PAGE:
15 Black Women Civil Rights Leaders You May Not Have Heard Of

The civil rights movement could not have happened without these unsung heroes.



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On August 28, 1963, over 250,000 men, women, and children had made their way to Washington DC to march for civil rights where Dr. Martin Luther King, JR gave his moving “I Have a Dream Speech” that is part of the communal memory of the civil rights movement.

But we never got to hear the voice of the women of the movement, what their hopes and dreams were because the program initially excluded any prominent women from speaking at the march. As a late addition, only Daisy Bates, a leader in the crusade to end segregation in Arkansas gave a brief pledge before the Tribute to Negro Women Fighters to Freedom that was added to quiet women who argued that their voices were being marginalized.

Women were the behind-the-scenes workers of the civil rights movement. They built the grassroots organizations in the small towns and cities of the South as well as the national movement.

According to researchers from the National Museum of African American History & Culture, women were the organizers, and educators who built the infrastructure and mentored young leaders. They participated despite the violence and facing loss of employment and homes as well as fear of sexual assault. But in addition to that, they had to fight sexism by men in the movement they built with their blood, sweat, and tears.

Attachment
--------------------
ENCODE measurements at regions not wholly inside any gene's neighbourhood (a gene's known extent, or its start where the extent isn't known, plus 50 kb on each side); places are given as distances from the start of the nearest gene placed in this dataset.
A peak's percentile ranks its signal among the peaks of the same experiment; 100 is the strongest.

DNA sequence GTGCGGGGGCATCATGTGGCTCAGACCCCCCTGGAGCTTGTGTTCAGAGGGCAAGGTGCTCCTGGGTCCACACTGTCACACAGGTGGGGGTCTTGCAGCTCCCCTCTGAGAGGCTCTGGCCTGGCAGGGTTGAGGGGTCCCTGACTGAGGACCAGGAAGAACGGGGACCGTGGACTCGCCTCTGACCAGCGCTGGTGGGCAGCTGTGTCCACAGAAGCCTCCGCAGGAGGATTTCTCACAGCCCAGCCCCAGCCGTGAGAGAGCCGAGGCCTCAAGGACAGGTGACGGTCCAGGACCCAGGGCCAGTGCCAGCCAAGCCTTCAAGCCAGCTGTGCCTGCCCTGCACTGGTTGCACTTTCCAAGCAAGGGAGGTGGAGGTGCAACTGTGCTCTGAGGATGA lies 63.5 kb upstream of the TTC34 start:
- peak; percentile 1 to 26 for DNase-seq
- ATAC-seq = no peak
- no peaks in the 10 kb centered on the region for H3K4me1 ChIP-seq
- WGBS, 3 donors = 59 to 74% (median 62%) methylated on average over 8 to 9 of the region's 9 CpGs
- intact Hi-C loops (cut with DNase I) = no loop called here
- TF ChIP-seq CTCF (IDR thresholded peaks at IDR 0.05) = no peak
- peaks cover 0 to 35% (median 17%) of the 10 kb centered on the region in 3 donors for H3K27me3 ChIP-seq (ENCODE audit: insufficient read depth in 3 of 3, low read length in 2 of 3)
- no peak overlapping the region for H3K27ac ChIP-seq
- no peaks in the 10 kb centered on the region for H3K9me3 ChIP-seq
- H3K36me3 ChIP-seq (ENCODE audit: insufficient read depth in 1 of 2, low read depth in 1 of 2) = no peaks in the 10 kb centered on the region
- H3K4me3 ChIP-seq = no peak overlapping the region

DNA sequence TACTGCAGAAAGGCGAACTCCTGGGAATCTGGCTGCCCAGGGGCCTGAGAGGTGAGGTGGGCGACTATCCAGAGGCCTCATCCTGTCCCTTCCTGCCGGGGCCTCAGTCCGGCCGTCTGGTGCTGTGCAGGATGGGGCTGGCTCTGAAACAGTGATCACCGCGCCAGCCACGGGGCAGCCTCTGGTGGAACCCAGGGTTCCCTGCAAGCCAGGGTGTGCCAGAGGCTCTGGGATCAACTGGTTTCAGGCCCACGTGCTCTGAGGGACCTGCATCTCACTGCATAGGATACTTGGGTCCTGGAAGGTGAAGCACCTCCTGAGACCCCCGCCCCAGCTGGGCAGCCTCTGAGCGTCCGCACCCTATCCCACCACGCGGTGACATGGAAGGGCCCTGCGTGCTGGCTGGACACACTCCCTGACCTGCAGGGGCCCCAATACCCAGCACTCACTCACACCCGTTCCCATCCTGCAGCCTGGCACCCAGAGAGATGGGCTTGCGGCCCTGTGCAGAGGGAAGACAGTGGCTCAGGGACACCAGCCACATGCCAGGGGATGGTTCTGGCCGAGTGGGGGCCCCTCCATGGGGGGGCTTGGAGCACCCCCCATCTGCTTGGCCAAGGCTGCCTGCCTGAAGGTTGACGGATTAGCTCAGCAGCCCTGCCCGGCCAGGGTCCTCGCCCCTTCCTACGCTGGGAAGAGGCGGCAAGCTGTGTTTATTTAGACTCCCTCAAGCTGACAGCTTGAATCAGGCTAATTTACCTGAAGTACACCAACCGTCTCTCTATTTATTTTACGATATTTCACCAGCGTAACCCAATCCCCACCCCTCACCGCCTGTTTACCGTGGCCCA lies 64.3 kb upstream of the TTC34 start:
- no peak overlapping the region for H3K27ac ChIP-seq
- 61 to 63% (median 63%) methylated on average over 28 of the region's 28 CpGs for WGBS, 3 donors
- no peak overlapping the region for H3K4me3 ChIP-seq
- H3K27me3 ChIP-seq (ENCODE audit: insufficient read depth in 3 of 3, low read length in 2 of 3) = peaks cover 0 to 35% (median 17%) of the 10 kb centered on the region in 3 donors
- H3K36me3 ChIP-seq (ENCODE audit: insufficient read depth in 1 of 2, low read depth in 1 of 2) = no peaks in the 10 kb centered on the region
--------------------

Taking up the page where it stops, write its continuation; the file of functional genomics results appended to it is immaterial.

"There were hundreds of unnamed women who participated in the movement," Barbara Reynolds, a journalist and minister whose recordings of King's wife, Coretta Scott King, are the basis of the activist's posthumous memoir, My Life, My Love, My Legacy wrote for the museum. "It was not just a few leaders — it was women ... who really put their mark on history."

Here is a list of 15 leaders but there were many more unsung black women heroes that can be explored during Black History Month.